The Mighty Logo

What My 'Quiet Meltdowns' Look Like as a Neurodivergent Adult

The most helpful emails in health
Browse our free newsletters

I have meltdowns, but until recently, I didn’t know that was what they were. I do not have a diagnosis of autism, or at least not an official one (common for adult Autistic women; depression, anxiety, and sometimes ADHD is often diagnosed before autism because it often presents in a way that is different than stereotypical “boy” presentation). I bring up autism because this is what is most typically associated with meltdowns. That being said, serious (and sometimes quiet or even silent, elusive, sneaky) meltdowns can occur in individuals with other neurodivergent conditions, especially those that have mental illness too.

Other relevant stories:
ADHD Eye Contact
Famous People With ADHD
How Does ADHD Affect Relationships?
What is ADHD?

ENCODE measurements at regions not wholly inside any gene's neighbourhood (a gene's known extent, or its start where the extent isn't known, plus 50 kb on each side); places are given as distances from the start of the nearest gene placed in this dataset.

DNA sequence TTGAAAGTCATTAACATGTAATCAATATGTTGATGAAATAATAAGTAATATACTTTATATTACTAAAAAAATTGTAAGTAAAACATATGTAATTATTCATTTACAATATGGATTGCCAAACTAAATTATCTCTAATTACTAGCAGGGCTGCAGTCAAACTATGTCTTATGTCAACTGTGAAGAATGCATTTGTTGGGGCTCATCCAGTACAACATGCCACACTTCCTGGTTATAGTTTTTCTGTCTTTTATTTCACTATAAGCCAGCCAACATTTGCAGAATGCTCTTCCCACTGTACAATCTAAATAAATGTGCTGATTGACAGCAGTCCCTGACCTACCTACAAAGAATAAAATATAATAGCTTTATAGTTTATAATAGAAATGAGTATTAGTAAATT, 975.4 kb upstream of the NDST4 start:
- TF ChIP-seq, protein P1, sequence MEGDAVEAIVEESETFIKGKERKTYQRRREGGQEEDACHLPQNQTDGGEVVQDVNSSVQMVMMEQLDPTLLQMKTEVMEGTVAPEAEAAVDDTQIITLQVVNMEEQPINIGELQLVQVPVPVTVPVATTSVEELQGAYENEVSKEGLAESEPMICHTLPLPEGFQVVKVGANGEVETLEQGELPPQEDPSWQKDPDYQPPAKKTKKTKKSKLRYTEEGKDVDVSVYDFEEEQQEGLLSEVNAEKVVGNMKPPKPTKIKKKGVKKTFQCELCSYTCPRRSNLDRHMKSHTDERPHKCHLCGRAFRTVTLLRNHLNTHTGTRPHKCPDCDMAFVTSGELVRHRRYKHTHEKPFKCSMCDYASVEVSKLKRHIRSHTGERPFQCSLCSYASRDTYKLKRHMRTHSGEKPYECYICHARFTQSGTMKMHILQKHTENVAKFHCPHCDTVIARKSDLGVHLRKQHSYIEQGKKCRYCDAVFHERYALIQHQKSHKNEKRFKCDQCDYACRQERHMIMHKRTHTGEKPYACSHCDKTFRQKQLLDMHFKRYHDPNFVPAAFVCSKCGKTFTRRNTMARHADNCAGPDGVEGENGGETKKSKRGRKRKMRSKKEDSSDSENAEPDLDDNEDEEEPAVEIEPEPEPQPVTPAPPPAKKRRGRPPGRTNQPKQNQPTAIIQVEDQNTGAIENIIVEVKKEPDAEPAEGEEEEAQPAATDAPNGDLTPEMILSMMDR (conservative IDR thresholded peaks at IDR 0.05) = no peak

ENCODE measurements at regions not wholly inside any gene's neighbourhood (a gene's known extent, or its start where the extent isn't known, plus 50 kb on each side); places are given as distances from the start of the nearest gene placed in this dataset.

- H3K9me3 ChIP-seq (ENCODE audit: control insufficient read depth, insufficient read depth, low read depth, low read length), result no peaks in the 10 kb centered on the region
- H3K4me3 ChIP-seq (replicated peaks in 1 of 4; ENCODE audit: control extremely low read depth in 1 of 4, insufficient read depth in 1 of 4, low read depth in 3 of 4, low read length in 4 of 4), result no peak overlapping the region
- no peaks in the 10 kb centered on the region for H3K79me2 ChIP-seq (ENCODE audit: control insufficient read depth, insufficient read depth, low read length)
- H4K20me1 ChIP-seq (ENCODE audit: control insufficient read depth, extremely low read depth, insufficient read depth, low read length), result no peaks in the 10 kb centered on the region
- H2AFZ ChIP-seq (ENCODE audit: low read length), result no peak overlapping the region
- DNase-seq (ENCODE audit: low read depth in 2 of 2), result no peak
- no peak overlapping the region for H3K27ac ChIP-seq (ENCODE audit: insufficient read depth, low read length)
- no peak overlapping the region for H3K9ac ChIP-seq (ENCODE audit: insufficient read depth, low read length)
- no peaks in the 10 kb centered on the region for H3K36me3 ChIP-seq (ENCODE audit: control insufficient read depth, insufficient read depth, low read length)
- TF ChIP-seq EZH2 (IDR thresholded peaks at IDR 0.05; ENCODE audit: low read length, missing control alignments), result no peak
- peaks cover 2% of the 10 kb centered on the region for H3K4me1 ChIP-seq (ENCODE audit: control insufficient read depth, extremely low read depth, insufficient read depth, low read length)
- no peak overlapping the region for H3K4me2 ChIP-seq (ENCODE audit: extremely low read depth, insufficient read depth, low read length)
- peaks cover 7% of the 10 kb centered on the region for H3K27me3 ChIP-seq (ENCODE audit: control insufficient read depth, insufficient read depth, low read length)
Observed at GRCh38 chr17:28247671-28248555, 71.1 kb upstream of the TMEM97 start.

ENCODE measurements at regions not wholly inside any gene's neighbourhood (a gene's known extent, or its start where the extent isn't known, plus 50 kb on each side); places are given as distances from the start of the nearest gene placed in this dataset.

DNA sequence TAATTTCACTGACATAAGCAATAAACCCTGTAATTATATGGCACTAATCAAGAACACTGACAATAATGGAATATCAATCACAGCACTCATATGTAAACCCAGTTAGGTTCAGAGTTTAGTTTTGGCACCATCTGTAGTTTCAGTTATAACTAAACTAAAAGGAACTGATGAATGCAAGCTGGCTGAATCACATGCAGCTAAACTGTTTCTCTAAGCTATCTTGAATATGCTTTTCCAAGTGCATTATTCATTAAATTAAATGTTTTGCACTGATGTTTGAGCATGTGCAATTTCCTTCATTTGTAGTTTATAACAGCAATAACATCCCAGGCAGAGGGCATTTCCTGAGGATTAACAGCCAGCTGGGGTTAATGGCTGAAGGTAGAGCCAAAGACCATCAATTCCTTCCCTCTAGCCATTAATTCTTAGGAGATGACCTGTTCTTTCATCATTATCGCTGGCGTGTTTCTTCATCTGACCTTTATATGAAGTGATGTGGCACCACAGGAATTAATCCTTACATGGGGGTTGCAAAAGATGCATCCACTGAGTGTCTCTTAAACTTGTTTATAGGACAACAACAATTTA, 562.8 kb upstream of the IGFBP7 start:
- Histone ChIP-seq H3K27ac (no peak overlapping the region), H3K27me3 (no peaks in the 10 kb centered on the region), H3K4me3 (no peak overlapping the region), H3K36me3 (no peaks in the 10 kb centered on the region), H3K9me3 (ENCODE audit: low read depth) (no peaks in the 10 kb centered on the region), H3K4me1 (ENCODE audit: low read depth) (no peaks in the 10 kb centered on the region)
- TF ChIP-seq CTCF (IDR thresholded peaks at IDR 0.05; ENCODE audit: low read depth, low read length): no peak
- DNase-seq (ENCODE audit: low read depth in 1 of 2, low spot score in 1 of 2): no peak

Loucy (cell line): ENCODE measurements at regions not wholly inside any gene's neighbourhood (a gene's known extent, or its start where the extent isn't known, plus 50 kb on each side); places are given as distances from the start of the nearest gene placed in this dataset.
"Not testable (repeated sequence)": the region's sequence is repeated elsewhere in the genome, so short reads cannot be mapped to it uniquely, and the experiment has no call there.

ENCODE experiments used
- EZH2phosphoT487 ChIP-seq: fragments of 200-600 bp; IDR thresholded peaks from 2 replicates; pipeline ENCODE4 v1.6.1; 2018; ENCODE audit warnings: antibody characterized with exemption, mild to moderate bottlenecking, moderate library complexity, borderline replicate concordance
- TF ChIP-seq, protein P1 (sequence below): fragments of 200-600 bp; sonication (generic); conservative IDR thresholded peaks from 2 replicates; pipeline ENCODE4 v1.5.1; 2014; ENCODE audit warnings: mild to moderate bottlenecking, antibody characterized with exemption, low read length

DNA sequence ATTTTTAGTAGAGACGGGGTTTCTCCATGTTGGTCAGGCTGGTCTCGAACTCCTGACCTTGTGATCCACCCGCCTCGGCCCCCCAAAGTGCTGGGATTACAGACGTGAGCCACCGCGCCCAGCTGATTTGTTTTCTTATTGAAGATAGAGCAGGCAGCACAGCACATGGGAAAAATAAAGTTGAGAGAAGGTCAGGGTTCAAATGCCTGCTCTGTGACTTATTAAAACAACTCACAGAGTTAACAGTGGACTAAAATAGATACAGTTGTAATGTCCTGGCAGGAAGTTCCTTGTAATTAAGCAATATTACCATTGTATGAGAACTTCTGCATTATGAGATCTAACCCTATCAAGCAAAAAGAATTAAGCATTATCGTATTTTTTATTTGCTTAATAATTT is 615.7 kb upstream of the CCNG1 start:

• What is PTSD?

My meltdowns are not intrinsic to having bipolar, depression, borderline personality disorder, or OCD. Those disorders certainly do exacerbate the meltdowns, but those are more akin to… mental “breakdowns.” Granted, I know things are not so simple. One can have both things happening simultaneously, and they can intertwine and interact, further amplifying the situation and pain the melting down individual experiences.

Still with me? I know, I can be rather long-winded in my explanations. My mom says I have a “busy mind.” That might be an understatement!

When I was a baby, I didn’t like to eat. I struggled with sleep. I cried a lot and needed to be held by my mother and my mother only. As a kid, I rarely remember getting angry or having full-blown tantrums. What I do remember is having crying fits, anxiety included, when it came to sensory overload, any change or transition — big or small, and not getting my way. Was I spoiled? I had no diagnosis, no treatment for anxiety, ADHD, or sensory issues. I was just “sensitive.” “Emotional.” “Quirky.” “Hyper” and yet “quiet.”